The King's Speech took home the top Oscars® for Best Picture, Best Actor (Colin Firth), Best Director (Tom Hooper), and Best Original Screenplay (David Seidler). After the death of his father King George V (Gambon), and the scandalous abdication of his brother King Edward VIII (Pearce), Bertie (Firth)—who has suffered from a debilitating speech impediment all his life—is suddenly crowned King George VI of England. With his country on the brink of war and in desperate need of a leader, his wife, Elizabeth (Carter), the future Queen Mother, arranges for her husband to see an eccentric speech therapist, Lionel Logue (Rush). After a rough start, the two delve into an unorthodox course of treatment and eventually forge a genuine friendship. Through this unexpected bond, the new monarch will overcome his stammer, to find his voice, inspire his people, and rally the world. (Gary Reber)
Special features include commentary with Director Tom Hooper, The King's Speech: An Inspirational Story Of An Unlikely Friendship featurette (SD 23:01), a Q&A with the director and cast (HD 22:02), two speeches from the real King George VI, The Real Lionel Logue featurette (SD 10:34), and The Stuttering Foundation PSA.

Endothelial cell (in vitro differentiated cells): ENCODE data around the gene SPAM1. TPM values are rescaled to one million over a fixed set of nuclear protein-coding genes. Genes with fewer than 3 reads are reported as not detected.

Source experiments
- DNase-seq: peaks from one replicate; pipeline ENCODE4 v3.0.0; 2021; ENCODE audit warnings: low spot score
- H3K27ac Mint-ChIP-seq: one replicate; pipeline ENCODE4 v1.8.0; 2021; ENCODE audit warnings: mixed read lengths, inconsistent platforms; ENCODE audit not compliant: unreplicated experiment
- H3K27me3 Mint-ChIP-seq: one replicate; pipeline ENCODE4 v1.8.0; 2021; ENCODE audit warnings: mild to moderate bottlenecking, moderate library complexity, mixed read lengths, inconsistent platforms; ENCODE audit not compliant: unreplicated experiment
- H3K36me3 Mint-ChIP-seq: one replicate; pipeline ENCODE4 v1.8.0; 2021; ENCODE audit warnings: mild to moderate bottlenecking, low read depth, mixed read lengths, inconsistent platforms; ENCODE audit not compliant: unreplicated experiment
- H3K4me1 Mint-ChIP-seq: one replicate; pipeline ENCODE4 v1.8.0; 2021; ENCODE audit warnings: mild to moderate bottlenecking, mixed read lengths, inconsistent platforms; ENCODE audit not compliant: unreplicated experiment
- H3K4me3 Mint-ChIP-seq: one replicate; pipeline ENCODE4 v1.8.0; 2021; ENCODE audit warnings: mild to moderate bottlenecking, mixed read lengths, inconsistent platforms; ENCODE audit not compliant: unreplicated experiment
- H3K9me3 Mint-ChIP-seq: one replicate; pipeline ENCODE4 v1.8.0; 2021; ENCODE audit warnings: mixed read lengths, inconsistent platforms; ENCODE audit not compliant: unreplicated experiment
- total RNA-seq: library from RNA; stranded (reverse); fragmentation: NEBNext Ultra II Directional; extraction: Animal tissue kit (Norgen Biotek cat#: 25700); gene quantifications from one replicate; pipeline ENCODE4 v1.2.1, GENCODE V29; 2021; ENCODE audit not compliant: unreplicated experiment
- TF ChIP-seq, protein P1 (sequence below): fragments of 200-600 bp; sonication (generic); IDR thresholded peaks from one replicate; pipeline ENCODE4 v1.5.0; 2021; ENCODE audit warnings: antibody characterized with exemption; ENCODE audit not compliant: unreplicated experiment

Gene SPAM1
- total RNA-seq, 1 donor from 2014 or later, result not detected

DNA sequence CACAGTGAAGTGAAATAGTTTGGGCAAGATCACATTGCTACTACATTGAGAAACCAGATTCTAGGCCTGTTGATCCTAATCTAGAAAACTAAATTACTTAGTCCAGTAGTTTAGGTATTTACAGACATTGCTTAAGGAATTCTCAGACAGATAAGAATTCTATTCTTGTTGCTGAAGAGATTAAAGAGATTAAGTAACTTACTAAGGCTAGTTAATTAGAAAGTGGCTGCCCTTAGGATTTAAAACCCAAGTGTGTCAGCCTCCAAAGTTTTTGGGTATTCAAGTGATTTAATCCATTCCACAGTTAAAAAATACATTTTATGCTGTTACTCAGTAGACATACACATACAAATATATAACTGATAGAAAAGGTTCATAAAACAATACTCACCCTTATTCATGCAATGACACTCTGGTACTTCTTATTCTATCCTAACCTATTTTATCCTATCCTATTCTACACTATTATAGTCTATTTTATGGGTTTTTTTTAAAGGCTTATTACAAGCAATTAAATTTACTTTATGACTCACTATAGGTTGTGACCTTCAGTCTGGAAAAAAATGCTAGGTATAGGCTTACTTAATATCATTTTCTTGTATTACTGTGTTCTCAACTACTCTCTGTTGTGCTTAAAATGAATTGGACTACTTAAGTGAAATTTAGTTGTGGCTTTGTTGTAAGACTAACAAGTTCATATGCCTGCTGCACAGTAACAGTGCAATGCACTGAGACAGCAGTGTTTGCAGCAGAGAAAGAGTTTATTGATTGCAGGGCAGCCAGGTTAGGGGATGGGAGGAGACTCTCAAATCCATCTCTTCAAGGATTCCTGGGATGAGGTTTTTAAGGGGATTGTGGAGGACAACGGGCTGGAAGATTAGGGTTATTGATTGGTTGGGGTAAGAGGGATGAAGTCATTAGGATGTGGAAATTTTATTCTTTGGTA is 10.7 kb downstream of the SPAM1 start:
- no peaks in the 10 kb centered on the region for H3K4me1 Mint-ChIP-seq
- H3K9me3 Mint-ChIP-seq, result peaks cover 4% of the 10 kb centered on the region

The 1.78:1 1080p picture is gloriously beautiful and conveys a perfect sense of period history. The imagery is natural throughout, with a non-exaggerated color palette, expressive in rich and warm hues. The picture reaps with warmth and cinematic beauty that is absolutely visually captivating. Fleshtones are accurately toned and depict individual character. Contrast is outstanding, with deep, solid blacks and nicely revealing shadow delineation. The sense of depth and dimension also is nicely accomplished. Resolution is excellent as well, with fine detail revealed in facial features, clothing, and object textures. This is an incredibly beautiful picture that is wonderful to view and appreciate the fine cinematography and acting. (Gary Reber)
The DTS-HD Master Audio™ 5.1-channel soundtrack is perfectly complementary to the picture, with a lush orchestral music score that is well recorded and extends wide and deep across the soundstage. Overall, the focus is frontal, as this is dialogue-directed storytelling. The dialogue is wonderfully intelligible and spatially integrated, providing a convincing sense of spatial context. The surrounds are activated during the music passages and occasionally during atmospheric and sound-effect application. In an early scene, Bertie's brother Edward lands on a country airstrip in a prop plane, and the surrounds are aggressively engaged effectively. Then, again, after the announcement that England is at war with Nazi Germany and the lead up to The King's Speech, the soundfield is effectively engaged. This is a wonderful soundtrack focused on dialogue, with effective Foley, sound effects, and music in supporting roles. (Gary Reber)